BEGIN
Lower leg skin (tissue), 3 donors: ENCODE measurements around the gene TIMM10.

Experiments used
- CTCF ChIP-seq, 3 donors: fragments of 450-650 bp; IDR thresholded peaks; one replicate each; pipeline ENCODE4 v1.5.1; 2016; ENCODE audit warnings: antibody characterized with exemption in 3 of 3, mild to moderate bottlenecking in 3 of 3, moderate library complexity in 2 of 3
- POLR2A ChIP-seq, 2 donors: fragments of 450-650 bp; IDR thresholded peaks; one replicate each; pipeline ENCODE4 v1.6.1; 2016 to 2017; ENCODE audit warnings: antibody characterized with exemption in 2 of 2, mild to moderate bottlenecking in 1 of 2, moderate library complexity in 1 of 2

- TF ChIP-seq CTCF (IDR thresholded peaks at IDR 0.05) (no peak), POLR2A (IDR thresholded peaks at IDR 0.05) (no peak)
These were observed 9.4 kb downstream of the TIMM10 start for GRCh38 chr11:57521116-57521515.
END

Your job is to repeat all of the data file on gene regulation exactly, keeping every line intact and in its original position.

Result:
Lower leg skin (tissue), 3 donors: ENCODE measurements around the gene TIMM10.

Experiments used
- CTCF ChIP-seq, 3 donors: fragments of 450-650 bp; IDR thresholded peaks; one replicate each; pipeline ENCODE4 v1.5.1; 2016; ENCODE audit warnings: antibody characterized with exemption in 3 of 3, mild to moderate bottlenecking in 3 of 3, moderate library complexity in 2 of 3
- POLR2A ChIP-seq, 2 donors: fragments of 450-650 bp; IDR thresholded peaks; one replicate each; pipeline ENCODE4 v1.6.1; 2016 to 2017; ENCODE audit warnings: antibody characterized with exemption in 2 of 2, mild to moderate bottlenecking in 1 of 2, moderate library complexity in 1 of 2

- TF ChIP-seq CTCF (IDR thresholded peaks at IDR 0.05) (no peak), POLR2A (IDR thresholded peaks at IDR 0.05) (no peak)
These were observed 9.4 kb downstream of the TIMM10 start for GRCh38 chr11:57521116-57521515.